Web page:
Opposition raised to Bremerton’s pocket park idea

“It’s not just a happy little park,” business owner Laura Kneib said. “It’s another blockage that makes it more difficult to get around.”

A proposal to stage a “pocket park” in front of the entrance to the Burwell Street pedestrian tunnel in Bremerton met with vocal and at times heated opposition during a public forum in Bremerton on Tuesday.

The park would block a section of Park Avenue to traffic just north of Burwell Street in favor of a walkable streetscape with tables and chairs, planters and other decorative touches.

Notwithstanding 57 percent public support according to an online survey circulated by the city, opponents attended the meeting at the Norm Dicks Government Center hosted by city engineer Tom Knuckey. Most said they worried the park would impede traffic flow downtown.

“It’s not just a happy little park,” said Laura Kneib, owner of a specialty soap shop on 5th Street, FROG Soap. “It’s another blockage in town that makes it more difficult to get around.”

The pocket park is meant to improve pedestrian safety, officials said. An average of 3,300 people use the pedestrian tunnel – which connects downtown Bremerton to the Puget Sound Naval Shipyard – each day, and 1,100 use it during peak hour, according to a 2017 study.

“There’s a lot of [pedestrians] that just walk right through the street” to reach their cars at a nearby parking lot at day’s end, Knuckey said.

The study showed relatively low vehicle traffic during peak hour, just 250 vehicles, a high number of pedestrians, and a number of accidents. Since 2013, there have been 10 accidents at the intersection of Park Avenue and Burwell Street including a fatal motorcycle collision. One pedestrian and one bicyclist have also been hit, Knuckey said.

“We have very high pedestrians. We have very low vehicles,” Knuckey said. “So we’re trying to figure out, what can we do to try and make this safer?”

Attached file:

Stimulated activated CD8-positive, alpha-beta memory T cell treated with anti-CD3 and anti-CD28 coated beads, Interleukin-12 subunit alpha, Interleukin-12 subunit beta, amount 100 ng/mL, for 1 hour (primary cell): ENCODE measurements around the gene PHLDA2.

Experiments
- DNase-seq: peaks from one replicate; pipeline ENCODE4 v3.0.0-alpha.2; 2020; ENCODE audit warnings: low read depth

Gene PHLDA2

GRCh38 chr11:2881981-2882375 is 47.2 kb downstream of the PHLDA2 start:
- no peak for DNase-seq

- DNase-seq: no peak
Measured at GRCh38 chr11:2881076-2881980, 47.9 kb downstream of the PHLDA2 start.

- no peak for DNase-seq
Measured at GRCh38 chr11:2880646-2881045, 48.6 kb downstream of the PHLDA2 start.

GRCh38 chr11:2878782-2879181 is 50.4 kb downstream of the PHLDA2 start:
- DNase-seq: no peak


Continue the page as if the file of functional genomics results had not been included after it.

Owners of both Jimmy John’s and the SEEfilm movie theater, two businesses located on the stretch of Park Avenue in question, said they supported the idea.

But opponents said the road blockage would make it harder for people – potential customers for Bremerton businesses – to access the downtown core.

“You’re shooting yourself in the foot to try and get people to shop in downtown by closing off one of the main routes to get there,” one woman said.

Joe Hudson, owner of a trophies and kitchen supply store in Bremerton, pointed to other recent traffic control measures like adding a bike lane on Washington Avenue, making it one-way, and adding no left turn signs on Warren Avenue that have made it harder to drive in the city.

“Now you want to screw up our main access into Bremerton?” he asked. “It’s totally stupid.”

Chuck Henderson, a retail consultant who has worked with businesses in Bremerton including 7-11, said he worried about the plan.

“The key to retail is access,” he said. “Blocking off Park totally eliminates access.”

For those in support of the measure, they see it as an inviting addition to the growing city that would make it more pedestrian friendly, and even add to a communal atmosphere.

Deborah Woolston, a 30-year Bremerton resident, said she fully supports the idea.

“We need open gathering spaces for people, where they can socialize, relax, get together,” she said. “You see this in every other city.”

During the meeting, which lasted about an hour, Knuckey said that the proposal was just that – a proposal – and that public input would be attended to before the city moves forward. He also said he personally thought the idea was a good one, and at a cost of about $25,000, it would be an “elegant” solution to an emerging problem.

He noted that citizens “aren’t in the middle on this. They’re either strongly for, or strongly against.” Mayor Greg Wheeler also weighed in, saying he had more to consider.

“We have circulation problems,” he said. “I’m not convinced that this doesn’t hurt our circulation problems.”